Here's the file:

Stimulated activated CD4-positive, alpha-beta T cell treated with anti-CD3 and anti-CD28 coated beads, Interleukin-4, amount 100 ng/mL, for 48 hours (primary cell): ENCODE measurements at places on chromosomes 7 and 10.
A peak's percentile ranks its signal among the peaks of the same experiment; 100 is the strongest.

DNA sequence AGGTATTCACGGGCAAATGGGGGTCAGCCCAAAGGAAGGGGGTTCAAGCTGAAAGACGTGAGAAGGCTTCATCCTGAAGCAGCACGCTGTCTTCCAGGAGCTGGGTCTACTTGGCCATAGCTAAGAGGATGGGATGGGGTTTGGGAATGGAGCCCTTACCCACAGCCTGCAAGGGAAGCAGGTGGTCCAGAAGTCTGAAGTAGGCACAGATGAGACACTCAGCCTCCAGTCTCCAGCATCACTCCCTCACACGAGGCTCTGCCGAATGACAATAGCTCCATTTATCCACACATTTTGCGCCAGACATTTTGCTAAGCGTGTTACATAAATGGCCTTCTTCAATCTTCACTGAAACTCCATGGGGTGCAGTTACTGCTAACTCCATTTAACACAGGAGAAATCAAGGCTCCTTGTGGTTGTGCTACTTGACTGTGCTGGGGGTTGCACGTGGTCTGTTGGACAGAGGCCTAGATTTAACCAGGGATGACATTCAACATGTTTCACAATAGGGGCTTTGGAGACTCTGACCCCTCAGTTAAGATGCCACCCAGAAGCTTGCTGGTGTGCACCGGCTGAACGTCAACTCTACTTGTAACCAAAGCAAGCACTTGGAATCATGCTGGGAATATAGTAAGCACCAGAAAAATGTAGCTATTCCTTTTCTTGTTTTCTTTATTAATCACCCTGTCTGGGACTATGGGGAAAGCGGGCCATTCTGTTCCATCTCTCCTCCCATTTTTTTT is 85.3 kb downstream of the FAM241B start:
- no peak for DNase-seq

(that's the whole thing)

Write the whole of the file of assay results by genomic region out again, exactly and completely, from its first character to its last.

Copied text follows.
Stimulated activated CD4-positive, alpha-beta T cell treated with anti-CD3 and anti-CD28 coated beads, Interleukin-4, amount 100 ng/mL, for 48 hours (primary cell): ENCODE measurements at places on chromosomes 7 and 10.
A peak's percentile ranks its signal among the peaks of the same experiment; 100 is the strongest.

DNA sequence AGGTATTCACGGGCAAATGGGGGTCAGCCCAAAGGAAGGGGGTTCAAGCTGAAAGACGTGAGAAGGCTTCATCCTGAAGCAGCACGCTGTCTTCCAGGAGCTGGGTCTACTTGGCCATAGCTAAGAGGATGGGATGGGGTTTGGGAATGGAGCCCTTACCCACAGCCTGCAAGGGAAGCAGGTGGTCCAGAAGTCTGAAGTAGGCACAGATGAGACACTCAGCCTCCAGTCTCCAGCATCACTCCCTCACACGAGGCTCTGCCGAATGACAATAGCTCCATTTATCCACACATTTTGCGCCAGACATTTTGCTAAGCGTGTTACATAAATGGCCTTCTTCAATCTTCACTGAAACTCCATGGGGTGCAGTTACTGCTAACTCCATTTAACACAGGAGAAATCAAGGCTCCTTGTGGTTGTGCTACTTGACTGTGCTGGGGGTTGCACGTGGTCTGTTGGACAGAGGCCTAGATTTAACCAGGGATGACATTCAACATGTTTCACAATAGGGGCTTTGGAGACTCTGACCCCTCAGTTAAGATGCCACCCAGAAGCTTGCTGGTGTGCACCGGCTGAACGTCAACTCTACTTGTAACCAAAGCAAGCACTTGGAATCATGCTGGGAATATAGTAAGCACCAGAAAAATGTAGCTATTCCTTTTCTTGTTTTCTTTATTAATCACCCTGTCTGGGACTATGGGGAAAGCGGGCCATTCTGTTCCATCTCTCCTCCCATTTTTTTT is 85.3 kb downstream of the FAM241B start:
- no peak for DNase-seq